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  19. As you are always on to something with your ideas, Ive been trying to think what might be to blame for the trend towards standardization that you accuse the AD&D DMG of facilitating. As someone disconnected from the North American scene I can assure you it is nothing inherent to the three core AD&D books as my own game was/is very different to any game descriptions I read about, as should be case and as was the case in the earliest days of the hobby.

    I offer up the beloved (not by me) TSR modules as a worthier scapegoat. Surely the idea that the exact same adventure was being played out at many different gaming tables did more to homogenise the gaming experience across your continent. Not only did players unknown to each other share identical experiences but DMs probably learned to construct scenarios similar to those they had bought.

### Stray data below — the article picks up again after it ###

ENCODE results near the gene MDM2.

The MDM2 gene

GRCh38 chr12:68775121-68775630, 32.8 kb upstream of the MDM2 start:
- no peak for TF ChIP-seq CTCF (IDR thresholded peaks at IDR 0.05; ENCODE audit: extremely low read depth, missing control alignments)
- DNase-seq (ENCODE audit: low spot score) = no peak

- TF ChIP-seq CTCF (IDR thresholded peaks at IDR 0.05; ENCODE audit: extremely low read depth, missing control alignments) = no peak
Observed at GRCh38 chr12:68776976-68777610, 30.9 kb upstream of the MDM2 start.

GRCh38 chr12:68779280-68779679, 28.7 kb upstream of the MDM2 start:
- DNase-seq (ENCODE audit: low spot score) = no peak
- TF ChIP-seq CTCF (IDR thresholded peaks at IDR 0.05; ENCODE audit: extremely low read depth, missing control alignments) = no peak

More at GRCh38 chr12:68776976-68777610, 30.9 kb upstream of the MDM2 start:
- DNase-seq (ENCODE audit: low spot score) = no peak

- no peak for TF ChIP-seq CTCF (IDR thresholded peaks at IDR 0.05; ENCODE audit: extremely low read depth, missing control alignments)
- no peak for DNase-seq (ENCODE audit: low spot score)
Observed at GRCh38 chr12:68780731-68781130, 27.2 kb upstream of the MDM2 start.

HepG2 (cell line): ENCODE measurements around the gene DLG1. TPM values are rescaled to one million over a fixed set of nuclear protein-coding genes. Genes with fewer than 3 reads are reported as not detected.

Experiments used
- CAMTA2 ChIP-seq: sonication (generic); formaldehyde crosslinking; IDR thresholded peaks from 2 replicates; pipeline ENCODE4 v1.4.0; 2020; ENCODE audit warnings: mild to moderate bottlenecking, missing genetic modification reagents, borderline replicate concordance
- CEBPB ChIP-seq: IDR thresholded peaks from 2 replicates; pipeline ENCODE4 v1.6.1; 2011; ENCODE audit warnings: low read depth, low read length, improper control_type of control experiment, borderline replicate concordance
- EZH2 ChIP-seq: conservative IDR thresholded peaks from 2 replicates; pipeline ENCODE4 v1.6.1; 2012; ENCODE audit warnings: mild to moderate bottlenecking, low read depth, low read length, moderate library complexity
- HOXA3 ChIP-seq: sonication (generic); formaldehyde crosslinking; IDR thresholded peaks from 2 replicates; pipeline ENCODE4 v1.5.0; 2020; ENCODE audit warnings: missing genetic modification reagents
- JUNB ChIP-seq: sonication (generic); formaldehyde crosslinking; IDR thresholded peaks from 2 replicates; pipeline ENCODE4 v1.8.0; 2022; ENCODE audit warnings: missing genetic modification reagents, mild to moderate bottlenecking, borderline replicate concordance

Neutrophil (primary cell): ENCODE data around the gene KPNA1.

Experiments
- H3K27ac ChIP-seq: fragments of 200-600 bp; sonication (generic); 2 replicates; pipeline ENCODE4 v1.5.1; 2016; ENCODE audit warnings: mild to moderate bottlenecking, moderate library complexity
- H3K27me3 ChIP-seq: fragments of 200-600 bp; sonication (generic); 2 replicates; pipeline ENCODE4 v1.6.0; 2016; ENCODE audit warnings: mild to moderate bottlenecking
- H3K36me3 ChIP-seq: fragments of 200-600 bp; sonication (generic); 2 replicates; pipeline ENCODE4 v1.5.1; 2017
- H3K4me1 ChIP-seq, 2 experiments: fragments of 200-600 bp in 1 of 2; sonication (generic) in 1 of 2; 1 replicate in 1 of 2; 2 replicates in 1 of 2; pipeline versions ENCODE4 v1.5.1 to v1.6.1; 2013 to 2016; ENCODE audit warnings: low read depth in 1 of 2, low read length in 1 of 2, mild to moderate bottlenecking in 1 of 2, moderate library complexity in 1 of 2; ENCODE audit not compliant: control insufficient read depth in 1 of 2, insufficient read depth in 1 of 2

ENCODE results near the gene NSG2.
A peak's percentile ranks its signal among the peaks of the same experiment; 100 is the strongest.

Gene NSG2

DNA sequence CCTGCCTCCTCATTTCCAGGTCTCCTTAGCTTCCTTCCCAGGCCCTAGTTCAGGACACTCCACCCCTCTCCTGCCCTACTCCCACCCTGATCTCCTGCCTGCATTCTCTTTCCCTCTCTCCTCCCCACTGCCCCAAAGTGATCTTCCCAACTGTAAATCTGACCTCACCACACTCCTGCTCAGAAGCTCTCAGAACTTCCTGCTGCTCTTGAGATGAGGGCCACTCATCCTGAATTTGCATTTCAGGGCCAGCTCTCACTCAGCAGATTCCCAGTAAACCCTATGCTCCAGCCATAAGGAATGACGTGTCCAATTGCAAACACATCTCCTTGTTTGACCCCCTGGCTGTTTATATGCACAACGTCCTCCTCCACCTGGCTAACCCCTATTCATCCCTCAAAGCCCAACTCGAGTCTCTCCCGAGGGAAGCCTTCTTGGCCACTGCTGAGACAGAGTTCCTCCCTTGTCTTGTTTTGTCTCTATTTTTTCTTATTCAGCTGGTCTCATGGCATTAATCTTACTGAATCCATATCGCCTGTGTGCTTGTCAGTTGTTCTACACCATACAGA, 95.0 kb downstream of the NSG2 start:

Imagine no AD&D and the TSR modules published for use with OD&D and I believe you would have seen the same standardisation of game-play. The OD&D rulebooks would have been blameless.

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  20. The DMG preface is one of those things that's hard to reconcile with Gary's prior statements on the same subject.

    The 1e DMG was my first-ever D&D purchase (we were using a friend's PH) and I read that intro in the car on the way home from the store. I knew nothing of the history of the game, nothing of things EGG had said previously, and nothing about the theory/schools of gaming. All I thought was "what a jerk." I was 12 or so.